The first First Lady’s first Day

Depiction of Martha Washington proceeding north from Virginia to the capital city of New York in May of 1789.

Depiction of Martha Washington proceeding north from Virginia to the capital city of New York in May of 1789.

It only takes 45 minutes to take the shuttle to New York from Washington’s Reagan National Airport, located in Virginia on the Potomac River, but it took eleven days for Martha Washington to make the same distance of a trip in 1789.

Martha Washington.

Perhaps it was just as well. What she later called a “pleasant journey” also allowed the public to respond to her and help define not only what her role would be in national life but set in motion the basic premise of a First Lady’s position for over two centuries worth of successors.

Along the path of her stagecoach from her home at Mount Vernon, Virginia  in what is now suburban Washington, D.C. to the then-capital city of New York, where she arrived on May 27, two-hundred thirteen years ago today, she underwent a metamorphosis.

George Washington leaving Mount Vernon, Martha Washington bidding him farewell as they begin their month-long separation as he assumed the presidency.

She went from being the beloved wife of the beloved General Washington into some new sort of new, symbolic, larger-than-life persona about which the young American nation – or the world for that matter –  had no point of reference.

George and Martha Washington.

For herself, Martha Washington was rightfully clueless about what she could expect others would expect of her. Her primary identity, and certainly the one with which she proceeded to New York was rather simply as the wife of George Washington, and manager of his estate. The public role she had played during the American Revolution, she perceived to be entirely derivative of the fact that she was married to the General of the Continental Army.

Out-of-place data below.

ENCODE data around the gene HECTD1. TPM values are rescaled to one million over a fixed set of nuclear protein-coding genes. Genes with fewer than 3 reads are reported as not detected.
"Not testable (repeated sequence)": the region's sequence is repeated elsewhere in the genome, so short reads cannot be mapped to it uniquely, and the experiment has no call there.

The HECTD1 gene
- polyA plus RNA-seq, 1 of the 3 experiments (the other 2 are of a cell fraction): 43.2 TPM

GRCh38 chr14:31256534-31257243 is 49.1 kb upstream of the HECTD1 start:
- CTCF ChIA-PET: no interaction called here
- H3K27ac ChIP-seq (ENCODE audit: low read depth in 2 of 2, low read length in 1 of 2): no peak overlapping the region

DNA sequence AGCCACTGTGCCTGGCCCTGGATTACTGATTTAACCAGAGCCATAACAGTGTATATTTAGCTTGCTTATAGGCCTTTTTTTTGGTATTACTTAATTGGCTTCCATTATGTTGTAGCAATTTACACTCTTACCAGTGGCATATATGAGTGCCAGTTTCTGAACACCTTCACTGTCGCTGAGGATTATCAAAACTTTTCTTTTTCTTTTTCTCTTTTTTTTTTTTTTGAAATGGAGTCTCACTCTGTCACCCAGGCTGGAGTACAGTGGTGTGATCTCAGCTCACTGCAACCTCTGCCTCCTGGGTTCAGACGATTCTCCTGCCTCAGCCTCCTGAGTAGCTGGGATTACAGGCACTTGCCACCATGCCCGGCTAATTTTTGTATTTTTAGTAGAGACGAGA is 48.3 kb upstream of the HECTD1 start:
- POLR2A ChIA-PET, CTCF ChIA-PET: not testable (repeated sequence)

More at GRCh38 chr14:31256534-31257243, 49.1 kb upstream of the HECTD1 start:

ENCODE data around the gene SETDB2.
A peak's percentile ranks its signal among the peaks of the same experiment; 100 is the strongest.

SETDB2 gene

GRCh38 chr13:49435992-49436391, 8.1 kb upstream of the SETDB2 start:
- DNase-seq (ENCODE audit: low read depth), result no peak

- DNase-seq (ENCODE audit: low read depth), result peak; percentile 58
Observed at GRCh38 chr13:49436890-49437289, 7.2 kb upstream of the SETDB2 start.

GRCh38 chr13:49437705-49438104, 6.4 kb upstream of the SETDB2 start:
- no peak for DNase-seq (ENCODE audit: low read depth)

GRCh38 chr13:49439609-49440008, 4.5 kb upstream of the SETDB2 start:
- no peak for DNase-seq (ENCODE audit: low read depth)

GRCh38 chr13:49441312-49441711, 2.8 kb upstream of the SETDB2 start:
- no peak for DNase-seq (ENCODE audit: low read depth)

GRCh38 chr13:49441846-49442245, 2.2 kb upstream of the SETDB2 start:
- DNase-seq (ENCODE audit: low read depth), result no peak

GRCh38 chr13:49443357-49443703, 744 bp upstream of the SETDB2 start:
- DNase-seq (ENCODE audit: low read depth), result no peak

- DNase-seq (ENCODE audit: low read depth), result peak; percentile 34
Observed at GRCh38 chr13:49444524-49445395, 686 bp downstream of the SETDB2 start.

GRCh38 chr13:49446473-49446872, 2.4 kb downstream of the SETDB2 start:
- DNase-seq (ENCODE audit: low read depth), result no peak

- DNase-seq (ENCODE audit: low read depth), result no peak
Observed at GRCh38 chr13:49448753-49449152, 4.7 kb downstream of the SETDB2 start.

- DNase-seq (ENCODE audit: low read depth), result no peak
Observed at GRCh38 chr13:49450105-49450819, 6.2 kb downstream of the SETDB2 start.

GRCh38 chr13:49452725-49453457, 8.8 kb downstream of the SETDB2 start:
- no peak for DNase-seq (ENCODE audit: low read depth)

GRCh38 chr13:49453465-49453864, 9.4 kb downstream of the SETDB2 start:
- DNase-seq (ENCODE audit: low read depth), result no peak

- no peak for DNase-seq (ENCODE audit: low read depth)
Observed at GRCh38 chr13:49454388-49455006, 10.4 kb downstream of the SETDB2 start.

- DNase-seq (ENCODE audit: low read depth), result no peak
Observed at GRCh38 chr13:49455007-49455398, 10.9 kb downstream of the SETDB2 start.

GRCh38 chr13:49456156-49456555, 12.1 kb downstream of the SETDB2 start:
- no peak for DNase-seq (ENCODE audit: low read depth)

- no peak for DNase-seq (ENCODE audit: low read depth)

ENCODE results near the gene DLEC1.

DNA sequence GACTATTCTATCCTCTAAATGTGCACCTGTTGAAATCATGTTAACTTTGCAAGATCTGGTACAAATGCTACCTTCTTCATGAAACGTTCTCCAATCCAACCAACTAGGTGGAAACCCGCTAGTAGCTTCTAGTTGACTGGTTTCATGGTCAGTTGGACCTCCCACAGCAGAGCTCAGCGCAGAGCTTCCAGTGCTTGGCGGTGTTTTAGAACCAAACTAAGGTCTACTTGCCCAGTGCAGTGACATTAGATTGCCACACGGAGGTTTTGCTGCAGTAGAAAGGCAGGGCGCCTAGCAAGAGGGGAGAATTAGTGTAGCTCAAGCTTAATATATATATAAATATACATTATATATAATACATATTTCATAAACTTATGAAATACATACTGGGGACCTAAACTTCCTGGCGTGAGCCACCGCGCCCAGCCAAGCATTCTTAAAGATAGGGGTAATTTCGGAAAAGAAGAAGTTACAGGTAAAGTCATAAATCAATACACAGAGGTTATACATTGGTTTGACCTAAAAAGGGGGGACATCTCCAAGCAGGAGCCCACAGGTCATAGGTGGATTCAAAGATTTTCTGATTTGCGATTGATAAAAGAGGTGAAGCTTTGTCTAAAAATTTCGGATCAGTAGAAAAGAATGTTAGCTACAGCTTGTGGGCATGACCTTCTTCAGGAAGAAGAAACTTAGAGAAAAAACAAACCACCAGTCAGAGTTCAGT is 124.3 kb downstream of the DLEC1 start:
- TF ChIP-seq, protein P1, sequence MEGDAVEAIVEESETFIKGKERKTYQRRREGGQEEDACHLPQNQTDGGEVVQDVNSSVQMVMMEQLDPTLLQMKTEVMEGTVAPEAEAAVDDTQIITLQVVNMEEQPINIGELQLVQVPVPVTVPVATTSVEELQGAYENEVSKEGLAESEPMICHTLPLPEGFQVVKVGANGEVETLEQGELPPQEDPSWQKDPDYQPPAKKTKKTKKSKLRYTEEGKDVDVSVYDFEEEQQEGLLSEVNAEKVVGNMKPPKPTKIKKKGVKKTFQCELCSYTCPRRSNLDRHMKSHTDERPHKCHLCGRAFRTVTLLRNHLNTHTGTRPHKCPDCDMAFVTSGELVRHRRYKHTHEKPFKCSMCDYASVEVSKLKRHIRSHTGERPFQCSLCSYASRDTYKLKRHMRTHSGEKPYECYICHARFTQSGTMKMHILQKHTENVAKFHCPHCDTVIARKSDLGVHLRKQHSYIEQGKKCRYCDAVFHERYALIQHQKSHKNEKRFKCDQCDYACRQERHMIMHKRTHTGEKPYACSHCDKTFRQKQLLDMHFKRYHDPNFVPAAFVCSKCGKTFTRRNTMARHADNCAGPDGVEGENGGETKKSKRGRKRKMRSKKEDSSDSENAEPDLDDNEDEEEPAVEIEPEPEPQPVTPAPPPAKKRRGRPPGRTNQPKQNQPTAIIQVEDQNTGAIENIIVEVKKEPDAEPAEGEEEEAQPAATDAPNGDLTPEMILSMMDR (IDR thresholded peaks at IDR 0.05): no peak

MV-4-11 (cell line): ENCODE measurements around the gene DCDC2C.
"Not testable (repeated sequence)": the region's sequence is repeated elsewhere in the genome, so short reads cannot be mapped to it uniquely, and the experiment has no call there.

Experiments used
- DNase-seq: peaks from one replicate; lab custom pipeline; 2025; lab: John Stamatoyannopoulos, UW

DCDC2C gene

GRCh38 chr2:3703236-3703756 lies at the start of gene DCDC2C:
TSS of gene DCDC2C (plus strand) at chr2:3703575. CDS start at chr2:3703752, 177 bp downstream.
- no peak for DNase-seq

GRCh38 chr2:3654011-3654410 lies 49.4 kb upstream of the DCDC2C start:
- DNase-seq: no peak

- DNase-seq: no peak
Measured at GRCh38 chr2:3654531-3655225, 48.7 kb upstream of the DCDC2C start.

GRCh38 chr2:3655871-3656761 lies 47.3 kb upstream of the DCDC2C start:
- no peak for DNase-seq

She was not the Queen of America, because the new nation was firmly a democratic republic and not a monarchical form of government. Yet wanting the United States to be treated with the same level of respect as all the older, established national governments in Europe and Asia, and having only Kings and Queens as the concept of rulers, a certain degree of honor and dignity would have to devolve around the real human people who were and would later become a President, was necessary. Traditionally, in those older nations, the spouse (be it male or female) was equated with a similar status as the leader to whom they were married.

Catherine the Great.

At the time of George Washington’s inauguration as the first American President, on April 30, 1789, three women reigning all held and exercised their status and power in difference ways: Russia’s Catherine the Great had inherited the throne and ruler autonomously.

France’s Marie Antoinette, resented for her stylish lifestyle by an impoverished peasantry, had her status symbols turned against her, if even unfairly, to serve as a political symbol.

Marie Antoinette.

Charlotte, the wife of England’s King George III, had little interest in the pomp of the royal court and was devoting herself to protecting her increasingly enfeebled husband.

Queen Charlotte of England, painted in 1789

For the American President’s wife, the dignity and status and, to a certain degree, touches of regalia marking her as an American symbol equal to those in Europe,  had to nevertheless be balanced with an open accessibility, at least a effort at social equality, and a willingness to welcome “the people” as sort of a national mother.

The Washington Coach.

George Washington has used his own coach to travel to New York and that’s where it was. Rather than borrow the offered coach of the President’s mother, two coaches, horses, a coachman, and drivers were leased from one Gabriel Van Horne, through travel agent William Heth, who wrote the President assuring him that Martha would have no “female apprehensions” about his care.

Nelly Custis. (GW Foundation)

Little Wash or Tubb Custis (VA Hst. Sty)

Traveling with Martha were three family members: her grandson and , who she raised as her own children, George Washington Parke Custis, eight years old and known as “Little Wash,” or “Tubb,” for his fatness; granddaughter Nellie Custis, ten years old; and their escort, her nephew-by-marriage, Bob Lewis, who was the son of the President’s  sister Betty. It was from the diary of Bob Lewis that a first-hand account of the journey was left.